Whether either Moravec or Kaku is off by a decade or two, or even several hundred years, it is really insignificant when compared to the glacial pace of natural evolution. In his 2000 paper "Robots, Re-Evolving Mind," Moravec compares the evolution of intelligence in the natural world with the progress occurring in the field of information technology.
Natural intelligence evolution starts from wormlike animals with a few hundred neurons occurring more than 570 million years ago. Very primitive fish that appeared 470 million years ago had about 100,000 neurons. One hundred million years later, amphibians with a few million neurons emerged from the swamps. One hundred fifty million years later, the first small mammals appeared and had brain capacities with several hundred million neurons. The bigger co-inhabitants at the time, the dinosaurs, had brains with several billion neurons.
After the extinction of the dinosaurs 65 million years ago, mammalian brains also reached sizes of several billion neurons. The first hominids of about 30 million years ago had brains of 20 billion neurons. You and I, and our contemporary human colleagues, have brains operating with approximately 100 billion neurons.
Compare this to the artificial intelligence evolutionary track beginning with the first electromechanical computers built around 1940, which had a few hundred bits of telephone relay storage. By 1955, computers had acquired 100,000 bits of rotating magnetic memory. Ten years later, computers had millions of bits of magnetic core memory. By 1975, many computer core memories had exceeded 10 million bits, and by 1985,100 million bits. By 1995, larger computer systems had reached several billion bits. By the year 2000, a few personal computer owners had configured their PCs with tens of billions of bits of RAM.
If one accepts the comparison of computer bits to neurons as described by Moravec, then the computer's growth in evolution expanded each decade what it took Mother Nature to achieve every hundred million years. Moravec calculates that human engineering of artificial intelligence is occurring at 10 million times the speed of natural evolution.
An approach to AI called embodiment, or embodied embedded cognition, maintains that intelligent behavior occurs out of the interplay among the brain, the body, and the world. Some philosophers, cognitive scientists, and AI researchers believe that the type of thinking done by the human brain is determined by certain aspects of the human body. Ideas, thoughts, concepts, and reasoning are shaped by our perceptual system--our ability to perceive, move, and interact with our world. Roboticists such as Moravec and Rodney Brooks (founder of iRobot Corp. and Heartland Robotics Inc.) maintain that, in order to achieve human-level intelligence, any AI-endowed system would have to deal with humanlike artifacts, and thus a humanoid would be the optimal robot to achieve this.
The new field of evolutionary robotics, like its namesake of evolutionary biology, relies on the Darwinian principle of the reproduction of the fittest. This view posits that autonomous robots will develop and evolve from interaction with the environment. The fittest robots will reproduce by observing their interactions with the environment and incorporating mutations that increase their survivability.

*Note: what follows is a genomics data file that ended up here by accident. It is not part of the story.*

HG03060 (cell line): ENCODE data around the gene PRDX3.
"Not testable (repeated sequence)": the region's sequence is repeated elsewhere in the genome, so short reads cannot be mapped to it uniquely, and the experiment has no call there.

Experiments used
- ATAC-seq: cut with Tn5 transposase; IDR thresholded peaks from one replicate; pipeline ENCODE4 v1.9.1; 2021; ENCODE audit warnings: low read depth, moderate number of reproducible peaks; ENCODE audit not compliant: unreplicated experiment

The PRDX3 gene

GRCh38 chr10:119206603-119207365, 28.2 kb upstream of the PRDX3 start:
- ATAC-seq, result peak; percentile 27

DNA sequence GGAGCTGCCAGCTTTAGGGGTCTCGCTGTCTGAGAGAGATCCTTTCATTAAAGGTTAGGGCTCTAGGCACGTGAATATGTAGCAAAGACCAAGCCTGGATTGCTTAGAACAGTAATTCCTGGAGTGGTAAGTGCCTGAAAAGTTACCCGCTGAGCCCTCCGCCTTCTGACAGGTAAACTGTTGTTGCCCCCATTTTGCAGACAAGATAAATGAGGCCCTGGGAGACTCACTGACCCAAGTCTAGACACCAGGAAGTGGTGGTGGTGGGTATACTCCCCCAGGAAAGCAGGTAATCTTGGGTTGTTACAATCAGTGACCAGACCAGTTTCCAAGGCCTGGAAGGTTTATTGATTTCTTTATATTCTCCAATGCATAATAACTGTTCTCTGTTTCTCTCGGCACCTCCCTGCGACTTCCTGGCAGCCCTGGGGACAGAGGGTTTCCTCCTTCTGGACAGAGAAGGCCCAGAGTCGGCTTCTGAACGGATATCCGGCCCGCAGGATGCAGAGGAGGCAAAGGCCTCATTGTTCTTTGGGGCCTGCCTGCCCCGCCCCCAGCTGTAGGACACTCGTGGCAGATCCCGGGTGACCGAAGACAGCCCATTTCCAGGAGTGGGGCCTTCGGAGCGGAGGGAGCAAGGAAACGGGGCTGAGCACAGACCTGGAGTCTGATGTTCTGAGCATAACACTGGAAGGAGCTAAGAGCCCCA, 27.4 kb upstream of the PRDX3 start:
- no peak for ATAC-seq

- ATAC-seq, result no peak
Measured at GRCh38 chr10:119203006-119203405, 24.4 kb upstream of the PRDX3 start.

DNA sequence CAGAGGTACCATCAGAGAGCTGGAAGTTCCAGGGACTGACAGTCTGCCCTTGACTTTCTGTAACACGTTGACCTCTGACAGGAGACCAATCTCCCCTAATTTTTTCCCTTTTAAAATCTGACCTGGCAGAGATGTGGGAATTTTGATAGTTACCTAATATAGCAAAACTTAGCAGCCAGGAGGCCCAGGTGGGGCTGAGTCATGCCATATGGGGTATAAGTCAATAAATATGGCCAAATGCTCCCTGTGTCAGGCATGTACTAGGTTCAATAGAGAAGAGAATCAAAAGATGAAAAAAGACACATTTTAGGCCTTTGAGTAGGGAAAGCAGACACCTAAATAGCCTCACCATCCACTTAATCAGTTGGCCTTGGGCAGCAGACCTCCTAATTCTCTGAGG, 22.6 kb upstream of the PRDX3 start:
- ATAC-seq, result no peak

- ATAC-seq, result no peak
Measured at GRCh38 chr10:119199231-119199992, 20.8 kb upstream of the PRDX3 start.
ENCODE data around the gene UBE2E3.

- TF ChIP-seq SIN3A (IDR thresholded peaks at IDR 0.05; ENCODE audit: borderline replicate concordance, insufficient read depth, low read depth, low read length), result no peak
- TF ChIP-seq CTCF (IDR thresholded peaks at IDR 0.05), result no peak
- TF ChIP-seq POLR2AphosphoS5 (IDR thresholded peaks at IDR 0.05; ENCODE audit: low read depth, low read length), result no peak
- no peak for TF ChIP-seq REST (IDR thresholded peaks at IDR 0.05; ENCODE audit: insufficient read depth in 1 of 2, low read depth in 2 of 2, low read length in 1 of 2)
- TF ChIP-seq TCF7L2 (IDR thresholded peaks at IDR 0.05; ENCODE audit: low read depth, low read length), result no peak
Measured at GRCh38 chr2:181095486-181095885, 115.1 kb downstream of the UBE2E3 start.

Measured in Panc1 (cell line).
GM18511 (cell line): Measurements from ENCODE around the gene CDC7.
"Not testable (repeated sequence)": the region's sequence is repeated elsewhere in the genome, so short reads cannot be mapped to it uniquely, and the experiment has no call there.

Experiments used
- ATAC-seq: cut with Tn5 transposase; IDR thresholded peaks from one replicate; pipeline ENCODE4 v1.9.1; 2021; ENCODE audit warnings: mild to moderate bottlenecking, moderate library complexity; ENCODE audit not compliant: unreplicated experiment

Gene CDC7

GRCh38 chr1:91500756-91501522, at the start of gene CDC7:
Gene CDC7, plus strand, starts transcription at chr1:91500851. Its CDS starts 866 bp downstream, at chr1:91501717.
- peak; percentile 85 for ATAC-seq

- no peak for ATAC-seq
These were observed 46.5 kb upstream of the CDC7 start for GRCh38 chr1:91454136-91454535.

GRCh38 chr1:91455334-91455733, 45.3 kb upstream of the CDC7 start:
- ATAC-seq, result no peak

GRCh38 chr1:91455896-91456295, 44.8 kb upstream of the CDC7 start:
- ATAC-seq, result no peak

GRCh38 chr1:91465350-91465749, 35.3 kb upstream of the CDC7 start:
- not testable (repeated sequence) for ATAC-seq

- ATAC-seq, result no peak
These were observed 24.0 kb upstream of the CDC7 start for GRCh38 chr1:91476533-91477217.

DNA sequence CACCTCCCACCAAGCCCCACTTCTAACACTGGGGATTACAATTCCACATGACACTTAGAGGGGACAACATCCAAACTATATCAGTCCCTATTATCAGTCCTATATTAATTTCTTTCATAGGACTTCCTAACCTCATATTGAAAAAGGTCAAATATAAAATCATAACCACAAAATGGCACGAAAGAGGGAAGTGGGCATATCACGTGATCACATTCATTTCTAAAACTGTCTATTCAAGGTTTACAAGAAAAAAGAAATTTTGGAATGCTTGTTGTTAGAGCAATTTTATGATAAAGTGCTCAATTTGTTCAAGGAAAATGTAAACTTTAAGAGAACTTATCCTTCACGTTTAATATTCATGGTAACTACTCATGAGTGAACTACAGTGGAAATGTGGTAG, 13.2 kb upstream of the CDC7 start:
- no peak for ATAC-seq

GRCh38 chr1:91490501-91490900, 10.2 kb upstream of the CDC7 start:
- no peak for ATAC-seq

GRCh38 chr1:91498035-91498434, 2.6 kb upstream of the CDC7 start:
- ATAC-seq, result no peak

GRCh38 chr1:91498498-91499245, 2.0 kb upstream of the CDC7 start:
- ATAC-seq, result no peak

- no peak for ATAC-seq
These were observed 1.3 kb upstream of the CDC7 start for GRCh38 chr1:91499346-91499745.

Humans will be unable to match the rapid evolutionary jumps afforded to completely artificial beings, even with advances in cybernetics and genetic engineering. Robotic humanoids will only be limited by the laws of physics and not by those of biology which even genetic engineering can't alter. Hopefully, the sort of destructive competition that eliminated the rivals to Homo sapiens in the past--including such competitors as Homo erectus and the Neanderthals--will not be repeated in the next evolutionary stage.
In the best possible future, non-altered humans, humans with cybernetic implants, and robotic humanoids will learn from each other, borrow and share technology, and engage in friendly collaboration, cooperation, and competition to benefit all. In considering which robotic designs to support or, on the national level, to fund, that seems a good ideal to aim for.
RELATED ARTICLE: The Robotic Ecosystem
The robot animal kingdom is filled with strange critters. The Boston Dynamics "Big Dog" robot (top right) can carry hundreds of pounds of equipment across hard terrain.
AeroVironment's "nano hummingbird" spy drone can fly 11 mph and hover in the face of 5 mph wind gusts.
University of Essex professor Huosheng Hu's robot fish mirrors the movement of an actual fish to an eerie degree and has been displayed at aquariums around the world.
MIT professor Sangbae Kim's cheetah robot concept would stand at 80 cm, with limbs composed of carbon fiber. The Defense Advanced Research Projects Agency recently commissioned the firm Boston Dynamics to build a cheetah robot based on a similar design.
About the Author
Steven M. Shaker is an executive in a market research and training firm. He is an authority on technology assessments, forecasting, and competitive intelligence. He is co-author, with Alan Wise, of War Without Men: Robots on the Future Battlefield (Pergamon-Brassey's, 1988) and, with Mark Gembicki, of The WarRoom Guide to Competitive Intelligence (McGraw-Hill, 1998). E-mail firstname.lastname@example.org.…
Questia, a part of Gale, Cengage Learning. www.questia.com
Publication information: Article title: The Coming Robot Evolution Race: Homo Sapiens May Have "Won" the Evolutionary Race to Perfect Humankind, but Artificial Intelligence and Robotics Will Evolve Faster and Farther. Rather Than Compete with Them, We May Do Well to Make Them Our Allies and Co-Evolve, Suggests a Technology Trend Analyst. Contributors: Shaker, Steven M. - Author. Magazine title: The Futurist. Volume: 45. Issue: 5 Publication date: September-October 2011. Page number: 20+. © 1999 World Future Society. COPYRIGHT 2011 Gale Group.